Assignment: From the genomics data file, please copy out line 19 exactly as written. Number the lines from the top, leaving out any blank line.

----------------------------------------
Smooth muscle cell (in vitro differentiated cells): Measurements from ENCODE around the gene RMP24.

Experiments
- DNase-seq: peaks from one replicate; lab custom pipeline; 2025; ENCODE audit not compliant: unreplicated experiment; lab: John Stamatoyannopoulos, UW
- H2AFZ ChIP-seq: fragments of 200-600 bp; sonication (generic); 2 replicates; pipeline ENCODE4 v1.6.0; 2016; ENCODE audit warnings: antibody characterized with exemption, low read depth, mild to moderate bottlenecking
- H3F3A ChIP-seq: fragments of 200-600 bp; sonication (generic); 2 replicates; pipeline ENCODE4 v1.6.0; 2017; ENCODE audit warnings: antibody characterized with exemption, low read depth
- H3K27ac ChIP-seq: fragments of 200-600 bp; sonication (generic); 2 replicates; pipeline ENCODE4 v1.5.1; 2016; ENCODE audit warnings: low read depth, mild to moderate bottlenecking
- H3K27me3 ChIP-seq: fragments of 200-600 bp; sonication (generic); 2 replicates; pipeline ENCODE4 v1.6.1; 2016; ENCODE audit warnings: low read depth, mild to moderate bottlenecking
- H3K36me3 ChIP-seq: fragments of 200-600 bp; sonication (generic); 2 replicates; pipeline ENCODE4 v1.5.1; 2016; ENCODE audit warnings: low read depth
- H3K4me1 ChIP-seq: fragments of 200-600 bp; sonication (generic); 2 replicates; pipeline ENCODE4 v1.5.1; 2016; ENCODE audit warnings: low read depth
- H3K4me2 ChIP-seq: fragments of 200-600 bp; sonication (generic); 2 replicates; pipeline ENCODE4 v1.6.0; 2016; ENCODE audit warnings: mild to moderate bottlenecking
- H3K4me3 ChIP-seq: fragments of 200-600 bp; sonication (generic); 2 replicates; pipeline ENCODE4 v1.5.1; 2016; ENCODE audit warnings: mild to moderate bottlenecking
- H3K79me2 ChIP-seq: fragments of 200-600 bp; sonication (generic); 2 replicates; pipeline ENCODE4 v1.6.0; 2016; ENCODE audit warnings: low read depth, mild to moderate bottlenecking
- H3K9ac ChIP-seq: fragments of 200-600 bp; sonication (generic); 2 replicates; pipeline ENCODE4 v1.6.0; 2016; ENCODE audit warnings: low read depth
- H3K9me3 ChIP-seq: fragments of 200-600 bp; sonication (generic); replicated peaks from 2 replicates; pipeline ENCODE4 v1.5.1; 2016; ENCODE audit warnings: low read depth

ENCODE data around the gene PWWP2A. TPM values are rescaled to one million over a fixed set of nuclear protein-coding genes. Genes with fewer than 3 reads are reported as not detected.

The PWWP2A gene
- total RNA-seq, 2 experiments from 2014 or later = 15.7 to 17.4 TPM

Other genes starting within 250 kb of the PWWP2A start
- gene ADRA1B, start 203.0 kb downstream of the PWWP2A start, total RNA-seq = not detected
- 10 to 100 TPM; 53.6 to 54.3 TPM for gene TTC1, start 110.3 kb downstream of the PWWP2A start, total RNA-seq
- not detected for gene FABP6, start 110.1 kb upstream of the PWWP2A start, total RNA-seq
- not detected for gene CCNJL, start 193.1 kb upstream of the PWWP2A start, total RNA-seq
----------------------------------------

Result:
- gene ADRA1B, start 203.0 kb downstream of the PWWP2A start, total RNA-seq = not detected